Authentic people have learned to always put honesty first in any kind of relationship, and they are the ones who always tell you the truth, no matter what. Even when it’s highly uncomfortable for them and the person they are talking to.

How to apply this habit, in a nutshell:

Simple. Be honest with yourself and with others. Make it a number-one priority.


3. They Are Emotionally Agile

Authentic people have a healthy relationship with their emotions, and they have control over them.

They know their triggers and work on them. If someone communicates aggressively, they always respond assertively. If someone ‘pushes their buttons,’ they take the time to cool off.

Most importantly, they have learned to always take the time to observe their own emotions, to accept them, and to work on them. This allows them to have control over their emotions and actions. This is also called emotional agilityand it’s the ability to manage your thoughts and feelings effectively.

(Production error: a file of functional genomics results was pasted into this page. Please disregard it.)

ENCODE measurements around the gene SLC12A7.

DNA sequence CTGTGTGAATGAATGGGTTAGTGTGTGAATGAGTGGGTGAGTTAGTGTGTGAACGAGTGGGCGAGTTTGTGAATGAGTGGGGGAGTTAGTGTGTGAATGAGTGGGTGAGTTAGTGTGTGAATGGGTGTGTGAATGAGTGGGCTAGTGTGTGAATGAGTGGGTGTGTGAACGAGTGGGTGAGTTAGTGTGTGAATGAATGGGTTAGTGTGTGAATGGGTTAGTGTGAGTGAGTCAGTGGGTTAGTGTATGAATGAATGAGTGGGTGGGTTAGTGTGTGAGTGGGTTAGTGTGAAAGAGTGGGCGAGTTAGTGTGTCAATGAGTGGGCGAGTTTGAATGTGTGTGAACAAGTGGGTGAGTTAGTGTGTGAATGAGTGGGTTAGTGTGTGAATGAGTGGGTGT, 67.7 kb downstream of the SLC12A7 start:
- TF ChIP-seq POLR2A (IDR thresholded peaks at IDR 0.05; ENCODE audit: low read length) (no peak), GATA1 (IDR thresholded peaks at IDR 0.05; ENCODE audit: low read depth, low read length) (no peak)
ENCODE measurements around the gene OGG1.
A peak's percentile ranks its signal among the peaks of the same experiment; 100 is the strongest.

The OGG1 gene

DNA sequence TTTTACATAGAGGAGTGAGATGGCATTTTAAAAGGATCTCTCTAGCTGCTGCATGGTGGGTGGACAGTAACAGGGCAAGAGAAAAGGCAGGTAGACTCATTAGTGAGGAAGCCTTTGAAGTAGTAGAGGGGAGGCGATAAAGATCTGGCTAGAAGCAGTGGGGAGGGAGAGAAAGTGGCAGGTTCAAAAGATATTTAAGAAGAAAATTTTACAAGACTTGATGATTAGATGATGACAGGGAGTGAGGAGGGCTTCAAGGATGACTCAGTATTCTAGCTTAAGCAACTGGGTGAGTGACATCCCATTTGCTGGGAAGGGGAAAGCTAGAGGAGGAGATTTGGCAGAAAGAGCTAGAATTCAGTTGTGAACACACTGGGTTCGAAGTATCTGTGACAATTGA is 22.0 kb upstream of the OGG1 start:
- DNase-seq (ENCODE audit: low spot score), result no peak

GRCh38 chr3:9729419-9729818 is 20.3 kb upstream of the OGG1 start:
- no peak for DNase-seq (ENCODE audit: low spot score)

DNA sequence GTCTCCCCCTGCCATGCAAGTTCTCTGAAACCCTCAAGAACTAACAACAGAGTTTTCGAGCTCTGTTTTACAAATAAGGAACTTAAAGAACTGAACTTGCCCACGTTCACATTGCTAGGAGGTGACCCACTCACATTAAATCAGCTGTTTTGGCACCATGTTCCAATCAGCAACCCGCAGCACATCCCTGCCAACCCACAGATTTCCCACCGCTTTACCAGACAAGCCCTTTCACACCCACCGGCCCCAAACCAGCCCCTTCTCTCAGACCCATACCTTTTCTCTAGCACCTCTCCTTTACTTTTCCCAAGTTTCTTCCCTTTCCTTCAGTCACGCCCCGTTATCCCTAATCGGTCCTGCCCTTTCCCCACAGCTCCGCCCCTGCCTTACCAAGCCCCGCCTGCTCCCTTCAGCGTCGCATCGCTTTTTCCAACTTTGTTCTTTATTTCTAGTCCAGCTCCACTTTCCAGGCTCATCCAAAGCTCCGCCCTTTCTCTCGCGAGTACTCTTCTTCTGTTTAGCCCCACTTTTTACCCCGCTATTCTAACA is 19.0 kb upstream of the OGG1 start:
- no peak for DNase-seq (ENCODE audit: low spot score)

How to apply this, in a nutshell:

According to an article published in Harvard Business Review, to develop emotional agility, first of all, you have to recognize your patterns of behavior — ask yourself how you react in certain situations and what emotions you feel in those situations.

Once you recognize your emotional patterns, label your thoughts and emotions, accept them and make sure to act on your values — not on your emotions.


4. They Apply Kintsukuroi to Their Life

The translation of the Japanese word Kintsukuroi is “to mend with gold.” Kintsukuroi — or Kintsugi — as I explained in another article, is the ancient Japanese art of repairing broken pottery using lacquer infused with powdered gold, which has the totally opposite effect of an invisible mend.